How toddlers react to peanut butter

A child who experiences an allergic reaction to peanut butter is considered allergic to it. Peanut allergy is considered common among children who experience symptoms that range from minor irritation or even an anaphylactic shock. Allergies to peanuts are common triggers for anaphylaxis among young children. Based on studies, children below the age of 3 can have peanut allergies. In the past, doctors advise parents to avoid feeding a young child with peanut butter to prevent a severe allergic reaction. At the present, many still advise parents not to allow a child to eat peanut butter until he/she is two years old.

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Peanut allergy

Many toddlers with allergies to peanuts also have allergies to other tree nuts since the proteins that trigger the allergic reaction are similar to the proteins in other tree nuts. Tree nuts are likely to trigger an allergic reaction among toddlers who are allergic to almonds, cashews, walnuts, Brazil nuts, macadamia nuts, hazelnuts, pistachios and pecans. Take note that allergic reactions to other tree nuts can be as severe as an allergic reaction to peanuts.

How to handle an allergic reaction

Peanut butter
The epinephrine shot is usually administered in the thigh and it will help counteract the symptoms of an allergic reaction.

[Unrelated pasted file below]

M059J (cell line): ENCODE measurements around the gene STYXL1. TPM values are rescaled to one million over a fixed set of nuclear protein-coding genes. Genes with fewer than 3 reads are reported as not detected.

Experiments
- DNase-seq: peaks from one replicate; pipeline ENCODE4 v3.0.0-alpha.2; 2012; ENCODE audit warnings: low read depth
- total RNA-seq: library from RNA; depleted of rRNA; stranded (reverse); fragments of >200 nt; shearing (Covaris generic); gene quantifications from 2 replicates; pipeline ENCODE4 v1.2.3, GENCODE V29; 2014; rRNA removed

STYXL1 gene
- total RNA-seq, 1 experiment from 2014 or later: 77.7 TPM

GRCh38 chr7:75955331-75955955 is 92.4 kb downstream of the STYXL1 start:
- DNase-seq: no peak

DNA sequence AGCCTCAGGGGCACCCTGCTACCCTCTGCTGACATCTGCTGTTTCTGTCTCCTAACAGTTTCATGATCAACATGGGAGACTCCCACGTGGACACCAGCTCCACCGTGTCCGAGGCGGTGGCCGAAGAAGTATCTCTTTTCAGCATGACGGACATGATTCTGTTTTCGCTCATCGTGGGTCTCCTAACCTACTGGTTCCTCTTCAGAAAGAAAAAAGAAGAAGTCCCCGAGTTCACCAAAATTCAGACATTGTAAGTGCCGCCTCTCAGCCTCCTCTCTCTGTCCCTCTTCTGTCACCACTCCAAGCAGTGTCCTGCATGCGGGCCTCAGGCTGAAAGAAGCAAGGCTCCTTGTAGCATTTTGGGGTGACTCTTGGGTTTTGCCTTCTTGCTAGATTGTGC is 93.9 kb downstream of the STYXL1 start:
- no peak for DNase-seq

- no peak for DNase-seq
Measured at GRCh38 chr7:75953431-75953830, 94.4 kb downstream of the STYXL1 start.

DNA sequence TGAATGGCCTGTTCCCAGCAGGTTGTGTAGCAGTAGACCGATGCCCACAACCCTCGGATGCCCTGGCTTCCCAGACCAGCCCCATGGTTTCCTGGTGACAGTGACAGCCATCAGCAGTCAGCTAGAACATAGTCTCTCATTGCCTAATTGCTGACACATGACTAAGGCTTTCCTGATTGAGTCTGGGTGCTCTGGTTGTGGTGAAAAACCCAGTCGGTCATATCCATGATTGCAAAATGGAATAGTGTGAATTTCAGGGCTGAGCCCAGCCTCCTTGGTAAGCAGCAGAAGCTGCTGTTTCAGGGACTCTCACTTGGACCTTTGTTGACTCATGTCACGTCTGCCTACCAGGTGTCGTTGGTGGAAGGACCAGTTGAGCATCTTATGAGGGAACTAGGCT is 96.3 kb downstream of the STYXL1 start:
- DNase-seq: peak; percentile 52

When handling an allergic reaction to peanut butter, it depends on the severity of the reaction. It is best to have an on-hand supply of an oral antihistamine in case a child experiences a mild allergic reaction. If the child ingests peanut butter and suffers a mild reaction such as hives, provide the antihistamine. In case the child turns red and stops breathing, call for emergency assistance so that emergency care can be provided right away. If an EpiPen is available, you have to use it right away and ask someone to call for emergency assistance. The epinephrine shot is usually administered in the thigh and it will help counteract the symptoms of an allergic reaction.

How to avoid an allergic reaction to peanut butter

The simplest way to avoid an allergic reaction to peanut is to cut out any possible exposure. Do not allow peanuts or other tree nuts in the house. It is best to prepare everything that the toddler eats at home. You have to inform the parents of your child’s friends regarding the allergy as well as the daycare provider. When eating outside, you have to make sure to discuss the allergy with the server and insist that the chef is informed about it.

Testing for peanut butter allergy

In order to determine if a child is allergic to peanut butter, tests can be performed by the doctor such as a skin prick test or a blood test. These tests will help determine if the is actually allergic to peanut butter.

Outgrowing peanut allergies

In some children, they can outgrow peanut allergies as they leave their toddlerhood. Based on studies, children who outgrow peanut allergies must continue eating products with concentrated amounts of peanuts or peanut-based products in order to maintain the tolerance for peanuts.

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